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 Post subject: Shipping Hobie Outbacks
PostPosted: Wed Jul 10, 2019 10:56 am 
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Site Rank - Deck Hand

Joined: Tue Jul 09, 2019 3:49 pm
Posts: 1
Hi everyone,

I'm relocating soon across state lines, and using a moving company to move my furniture and 2 hobie outbacks. My friend with a hobie outback also recently moved and mentioned that the moving company smashed up his kayak's rudders. Now that I look at it I can see how that can happen, as the rudders are pretty fragile to load and impact, and they stick out from the kayak frame.

Does anyone have any suggestions on how to either protect the rudders during shipping? Or, if theres an easy way to remove the rudders and then reattach them when my kayaks arrive to my new home.

Thanks in advance for any suggestions


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PostPosted: Wed Jul 10, 2019 8:28 pm 
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Site Rank - Old Salt

Joined: Sat Aug 16, 2014 4:00 pm
Posts: 561
It's been a long time since I worked as a teen for a moving company, and the only boat I almost moved was sold to the moving estimator. But in your calculations to not move them yourself on your own vehicle, consider these pitfalls that can violate the warnings in your manual about heat and support points...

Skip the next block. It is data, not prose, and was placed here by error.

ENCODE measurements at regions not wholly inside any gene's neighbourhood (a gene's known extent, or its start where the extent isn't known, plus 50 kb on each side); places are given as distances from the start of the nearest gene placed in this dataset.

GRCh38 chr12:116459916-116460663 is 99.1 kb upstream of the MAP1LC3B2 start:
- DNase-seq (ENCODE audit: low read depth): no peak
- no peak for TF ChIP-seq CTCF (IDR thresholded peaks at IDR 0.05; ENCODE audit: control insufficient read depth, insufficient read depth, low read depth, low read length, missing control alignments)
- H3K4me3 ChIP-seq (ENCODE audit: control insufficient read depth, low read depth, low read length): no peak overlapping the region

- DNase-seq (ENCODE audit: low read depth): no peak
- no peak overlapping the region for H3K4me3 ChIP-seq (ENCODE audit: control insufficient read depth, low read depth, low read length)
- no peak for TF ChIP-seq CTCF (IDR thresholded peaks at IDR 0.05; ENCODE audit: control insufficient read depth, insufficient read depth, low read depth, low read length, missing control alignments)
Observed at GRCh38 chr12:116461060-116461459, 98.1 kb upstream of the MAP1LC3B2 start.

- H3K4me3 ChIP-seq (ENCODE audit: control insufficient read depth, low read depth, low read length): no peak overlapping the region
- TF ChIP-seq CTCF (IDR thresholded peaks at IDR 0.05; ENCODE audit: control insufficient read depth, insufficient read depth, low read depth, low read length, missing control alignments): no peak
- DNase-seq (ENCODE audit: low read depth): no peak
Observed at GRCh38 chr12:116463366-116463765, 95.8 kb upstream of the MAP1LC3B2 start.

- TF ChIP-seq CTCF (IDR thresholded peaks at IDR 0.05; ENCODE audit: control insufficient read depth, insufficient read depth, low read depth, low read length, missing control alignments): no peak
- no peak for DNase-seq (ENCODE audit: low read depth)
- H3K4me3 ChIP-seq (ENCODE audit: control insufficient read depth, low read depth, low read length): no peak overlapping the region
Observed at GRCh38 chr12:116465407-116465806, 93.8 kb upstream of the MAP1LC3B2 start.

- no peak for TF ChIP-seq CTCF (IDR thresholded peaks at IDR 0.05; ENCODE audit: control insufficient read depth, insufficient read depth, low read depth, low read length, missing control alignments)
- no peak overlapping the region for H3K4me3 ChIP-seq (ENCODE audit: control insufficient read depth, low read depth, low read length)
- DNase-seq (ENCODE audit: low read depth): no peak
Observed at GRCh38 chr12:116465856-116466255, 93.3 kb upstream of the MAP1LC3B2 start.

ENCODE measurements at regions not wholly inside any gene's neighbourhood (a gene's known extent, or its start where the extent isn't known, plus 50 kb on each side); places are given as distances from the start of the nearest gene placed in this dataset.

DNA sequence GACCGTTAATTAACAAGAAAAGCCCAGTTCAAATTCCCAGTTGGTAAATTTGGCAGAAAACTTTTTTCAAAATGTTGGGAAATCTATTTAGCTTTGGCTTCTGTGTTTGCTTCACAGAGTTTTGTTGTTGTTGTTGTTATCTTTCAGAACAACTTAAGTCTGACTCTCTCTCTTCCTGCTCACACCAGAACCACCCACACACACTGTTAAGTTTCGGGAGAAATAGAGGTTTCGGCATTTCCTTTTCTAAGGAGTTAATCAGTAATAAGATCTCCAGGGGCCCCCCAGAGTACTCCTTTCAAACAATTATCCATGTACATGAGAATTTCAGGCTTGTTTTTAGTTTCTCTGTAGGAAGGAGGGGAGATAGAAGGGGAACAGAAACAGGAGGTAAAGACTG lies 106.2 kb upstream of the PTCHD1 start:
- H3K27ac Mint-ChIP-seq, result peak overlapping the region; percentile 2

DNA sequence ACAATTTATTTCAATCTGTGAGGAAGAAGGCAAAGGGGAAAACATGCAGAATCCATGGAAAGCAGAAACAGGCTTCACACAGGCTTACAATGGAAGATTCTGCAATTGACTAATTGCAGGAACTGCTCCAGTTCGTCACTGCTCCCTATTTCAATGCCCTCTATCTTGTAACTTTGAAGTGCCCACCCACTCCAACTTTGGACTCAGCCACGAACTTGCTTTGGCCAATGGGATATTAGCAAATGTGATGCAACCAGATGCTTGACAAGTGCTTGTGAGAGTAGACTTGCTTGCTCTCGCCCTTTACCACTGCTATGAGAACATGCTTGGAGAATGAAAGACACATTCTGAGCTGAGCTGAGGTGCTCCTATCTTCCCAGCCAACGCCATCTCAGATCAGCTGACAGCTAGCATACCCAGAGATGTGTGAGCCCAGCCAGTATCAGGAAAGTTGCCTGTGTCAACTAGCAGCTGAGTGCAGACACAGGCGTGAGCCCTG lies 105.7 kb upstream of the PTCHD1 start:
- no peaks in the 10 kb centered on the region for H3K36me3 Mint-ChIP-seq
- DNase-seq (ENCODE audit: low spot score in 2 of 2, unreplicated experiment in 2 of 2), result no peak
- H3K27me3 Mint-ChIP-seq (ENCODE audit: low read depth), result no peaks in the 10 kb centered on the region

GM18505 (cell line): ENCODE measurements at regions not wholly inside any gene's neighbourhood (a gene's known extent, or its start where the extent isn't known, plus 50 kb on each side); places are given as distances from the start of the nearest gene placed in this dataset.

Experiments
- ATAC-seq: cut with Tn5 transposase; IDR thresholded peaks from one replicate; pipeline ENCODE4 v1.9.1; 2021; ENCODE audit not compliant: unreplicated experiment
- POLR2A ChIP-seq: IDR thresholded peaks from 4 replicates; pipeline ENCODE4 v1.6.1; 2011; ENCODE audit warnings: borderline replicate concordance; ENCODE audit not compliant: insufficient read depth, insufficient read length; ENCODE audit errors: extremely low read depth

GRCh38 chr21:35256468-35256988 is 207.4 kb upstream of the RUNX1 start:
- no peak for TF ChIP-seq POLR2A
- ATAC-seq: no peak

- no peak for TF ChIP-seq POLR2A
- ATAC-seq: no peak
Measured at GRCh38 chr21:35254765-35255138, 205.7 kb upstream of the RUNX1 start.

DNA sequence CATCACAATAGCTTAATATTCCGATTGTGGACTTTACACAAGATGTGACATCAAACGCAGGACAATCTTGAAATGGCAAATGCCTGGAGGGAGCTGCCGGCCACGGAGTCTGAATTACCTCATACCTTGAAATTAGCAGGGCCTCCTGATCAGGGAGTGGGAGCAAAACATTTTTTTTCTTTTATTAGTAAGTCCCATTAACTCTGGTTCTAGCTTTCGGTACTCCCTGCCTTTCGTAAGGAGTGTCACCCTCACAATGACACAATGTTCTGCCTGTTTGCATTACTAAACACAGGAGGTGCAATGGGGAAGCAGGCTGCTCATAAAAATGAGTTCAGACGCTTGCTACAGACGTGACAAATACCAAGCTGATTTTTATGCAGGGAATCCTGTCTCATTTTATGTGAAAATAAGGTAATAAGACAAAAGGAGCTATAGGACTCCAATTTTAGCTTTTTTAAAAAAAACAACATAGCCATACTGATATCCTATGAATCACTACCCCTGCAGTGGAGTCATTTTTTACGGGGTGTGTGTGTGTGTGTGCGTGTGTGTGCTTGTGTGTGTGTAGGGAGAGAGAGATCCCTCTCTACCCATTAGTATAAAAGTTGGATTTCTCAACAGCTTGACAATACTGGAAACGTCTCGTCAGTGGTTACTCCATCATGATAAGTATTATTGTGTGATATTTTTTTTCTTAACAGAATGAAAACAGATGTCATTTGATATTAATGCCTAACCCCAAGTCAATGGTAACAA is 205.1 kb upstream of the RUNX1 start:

If an owner wrapped some padding around the rudder area, we might label the whole boat as PBO "packed by owner" at your own risk, and have no liability or further concern about damage anywhere on the boat. You might oversee the careful initial loading of your boats, but they may be many times offloaded and jammed in a hurry into other or the same trailers. Things happen and driving plans change, and even well meaning employees encounter sudden obstacles to work around, and fragile things get jammed into hot corners. Same for vehicles they transport - they may be offloaded and carelessly run into the ground.

We used to have a boss obsessed with not wasting trailer space. So besides the disruption that naturally came from partial loads being pulled off and put on at intermediate stops along the journey, he would have us repeatedly unpack and repack a full trailer that was just sitting at our warehouse to ensure that there was no needless overflow that could cause further trips. After increasingly efficient repacks you could barely find room for a tennis ball in the upper corner of the roof. Maybe he was being a "nice" guy in not sending us home on slow days.

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